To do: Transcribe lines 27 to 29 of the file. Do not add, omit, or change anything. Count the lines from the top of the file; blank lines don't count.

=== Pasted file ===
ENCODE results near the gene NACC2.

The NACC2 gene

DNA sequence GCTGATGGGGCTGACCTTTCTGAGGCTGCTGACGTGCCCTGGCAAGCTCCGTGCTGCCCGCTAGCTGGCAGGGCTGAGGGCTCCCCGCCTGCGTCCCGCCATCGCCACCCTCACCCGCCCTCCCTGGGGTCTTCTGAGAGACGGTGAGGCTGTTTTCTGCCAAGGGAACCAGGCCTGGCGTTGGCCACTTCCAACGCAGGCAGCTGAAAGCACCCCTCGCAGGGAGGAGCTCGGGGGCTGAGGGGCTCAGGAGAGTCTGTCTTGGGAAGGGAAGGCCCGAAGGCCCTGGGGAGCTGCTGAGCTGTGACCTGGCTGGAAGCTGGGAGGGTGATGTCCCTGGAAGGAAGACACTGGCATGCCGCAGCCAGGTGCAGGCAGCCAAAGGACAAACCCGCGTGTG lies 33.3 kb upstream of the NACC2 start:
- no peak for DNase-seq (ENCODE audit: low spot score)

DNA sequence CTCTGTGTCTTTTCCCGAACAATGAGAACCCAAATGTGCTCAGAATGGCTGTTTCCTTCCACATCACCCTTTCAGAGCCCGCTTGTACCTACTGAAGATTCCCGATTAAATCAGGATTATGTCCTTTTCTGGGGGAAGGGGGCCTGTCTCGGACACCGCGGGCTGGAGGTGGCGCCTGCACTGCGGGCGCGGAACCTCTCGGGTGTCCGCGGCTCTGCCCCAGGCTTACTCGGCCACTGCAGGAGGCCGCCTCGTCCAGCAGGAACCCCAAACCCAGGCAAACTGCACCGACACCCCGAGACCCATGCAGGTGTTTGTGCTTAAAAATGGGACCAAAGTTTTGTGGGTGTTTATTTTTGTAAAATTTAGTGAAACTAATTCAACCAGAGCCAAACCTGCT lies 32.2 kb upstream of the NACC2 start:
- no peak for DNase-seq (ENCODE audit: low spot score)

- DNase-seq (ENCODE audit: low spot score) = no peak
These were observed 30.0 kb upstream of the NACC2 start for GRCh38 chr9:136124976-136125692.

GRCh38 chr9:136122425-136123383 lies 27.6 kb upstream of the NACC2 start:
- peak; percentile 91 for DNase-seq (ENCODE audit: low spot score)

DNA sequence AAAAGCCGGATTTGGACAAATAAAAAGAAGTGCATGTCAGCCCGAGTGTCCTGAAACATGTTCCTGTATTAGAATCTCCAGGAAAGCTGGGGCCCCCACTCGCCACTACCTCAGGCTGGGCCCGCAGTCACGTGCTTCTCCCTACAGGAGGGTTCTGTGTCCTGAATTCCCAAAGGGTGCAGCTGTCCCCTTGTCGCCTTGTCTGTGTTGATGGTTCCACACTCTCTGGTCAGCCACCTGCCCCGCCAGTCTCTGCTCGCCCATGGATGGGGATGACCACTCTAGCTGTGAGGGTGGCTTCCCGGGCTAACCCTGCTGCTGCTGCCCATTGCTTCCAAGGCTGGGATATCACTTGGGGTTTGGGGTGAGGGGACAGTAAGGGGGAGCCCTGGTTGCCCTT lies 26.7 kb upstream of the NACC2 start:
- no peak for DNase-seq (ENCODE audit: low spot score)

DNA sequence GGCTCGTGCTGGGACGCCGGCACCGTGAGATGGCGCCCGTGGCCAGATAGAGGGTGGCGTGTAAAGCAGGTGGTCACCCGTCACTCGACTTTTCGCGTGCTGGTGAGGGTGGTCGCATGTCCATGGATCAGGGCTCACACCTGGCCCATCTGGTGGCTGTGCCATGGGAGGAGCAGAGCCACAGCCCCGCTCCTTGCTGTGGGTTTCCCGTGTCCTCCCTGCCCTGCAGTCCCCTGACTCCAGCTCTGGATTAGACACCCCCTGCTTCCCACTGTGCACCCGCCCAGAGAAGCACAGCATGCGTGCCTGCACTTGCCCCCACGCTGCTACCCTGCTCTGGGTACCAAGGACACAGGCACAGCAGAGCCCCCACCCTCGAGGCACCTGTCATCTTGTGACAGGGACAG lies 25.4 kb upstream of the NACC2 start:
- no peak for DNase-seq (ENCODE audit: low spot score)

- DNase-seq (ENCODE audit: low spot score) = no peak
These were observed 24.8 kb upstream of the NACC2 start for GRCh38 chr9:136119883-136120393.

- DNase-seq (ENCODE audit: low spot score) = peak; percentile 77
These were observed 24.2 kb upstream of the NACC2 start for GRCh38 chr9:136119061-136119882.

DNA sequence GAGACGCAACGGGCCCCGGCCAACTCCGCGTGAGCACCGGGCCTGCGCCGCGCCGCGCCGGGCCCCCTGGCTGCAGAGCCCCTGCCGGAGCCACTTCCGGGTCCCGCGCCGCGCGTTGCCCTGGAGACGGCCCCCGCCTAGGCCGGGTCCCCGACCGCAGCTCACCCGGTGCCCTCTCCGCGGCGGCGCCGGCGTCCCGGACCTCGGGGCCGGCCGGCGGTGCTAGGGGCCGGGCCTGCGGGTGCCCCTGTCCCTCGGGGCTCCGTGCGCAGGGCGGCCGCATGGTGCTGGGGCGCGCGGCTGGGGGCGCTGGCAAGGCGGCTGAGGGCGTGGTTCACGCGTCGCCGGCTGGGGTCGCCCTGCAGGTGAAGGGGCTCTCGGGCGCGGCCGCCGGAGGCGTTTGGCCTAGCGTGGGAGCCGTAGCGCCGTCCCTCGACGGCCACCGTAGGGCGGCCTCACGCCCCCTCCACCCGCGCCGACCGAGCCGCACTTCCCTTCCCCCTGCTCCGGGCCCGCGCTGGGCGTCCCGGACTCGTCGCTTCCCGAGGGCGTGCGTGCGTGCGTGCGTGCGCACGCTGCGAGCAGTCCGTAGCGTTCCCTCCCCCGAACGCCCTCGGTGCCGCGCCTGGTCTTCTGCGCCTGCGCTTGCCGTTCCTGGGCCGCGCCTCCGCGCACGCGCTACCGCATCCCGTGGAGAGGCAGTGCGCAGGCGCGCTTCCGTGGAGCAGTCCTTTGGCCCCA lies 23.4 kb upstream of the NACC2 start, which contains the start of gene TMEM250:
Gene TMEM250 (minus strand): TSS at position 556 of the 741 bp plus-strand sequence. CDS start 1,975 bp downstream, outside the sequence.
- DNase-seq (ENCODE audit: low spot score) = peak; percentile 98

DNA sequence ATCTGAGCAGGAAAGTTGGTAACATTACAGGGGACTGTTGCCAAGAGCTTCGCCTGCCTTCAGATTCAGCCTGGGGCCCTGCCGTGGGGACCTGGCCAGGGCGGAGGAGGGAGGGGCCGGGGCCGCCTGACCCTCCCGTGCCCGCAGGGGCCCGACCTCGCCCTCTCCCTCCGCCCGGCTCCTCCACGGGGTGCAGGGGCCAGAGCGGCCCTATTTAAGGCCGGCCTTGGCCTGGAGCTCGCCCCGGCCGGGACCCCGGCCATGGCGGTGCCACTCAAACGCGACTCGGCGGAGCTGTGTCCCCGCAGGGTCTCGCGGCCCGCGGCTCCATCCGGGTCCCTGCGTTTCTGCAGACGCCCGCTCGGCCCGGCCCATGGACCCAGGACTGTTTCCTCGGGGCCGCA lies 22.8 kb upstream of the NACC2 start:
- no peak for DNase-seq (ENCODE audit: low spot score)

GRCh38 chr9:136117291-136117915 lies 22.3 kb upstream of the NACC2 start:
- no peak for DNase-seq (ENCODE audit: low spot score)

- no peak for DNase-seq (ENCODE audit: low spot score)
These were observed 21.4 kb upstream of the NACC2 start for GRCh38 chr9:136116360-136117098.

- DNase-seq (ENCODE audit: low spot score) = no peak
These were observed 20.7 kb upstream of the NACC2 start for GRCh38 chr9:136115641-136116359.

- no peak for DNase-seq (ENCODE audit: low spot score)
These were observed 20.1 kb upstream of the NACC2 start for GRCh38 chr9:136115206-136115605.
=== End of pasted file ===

These were observed 21.4 kb upstream of the NACC2 start for GRCh38 chr9:136116360-136117098.

- DNase-seq (ENCODE audit: low spot score) = no peak
These were observed 20.7 kb upstream of the NACC2 start for GRCh38 chr9:136115641-136116359.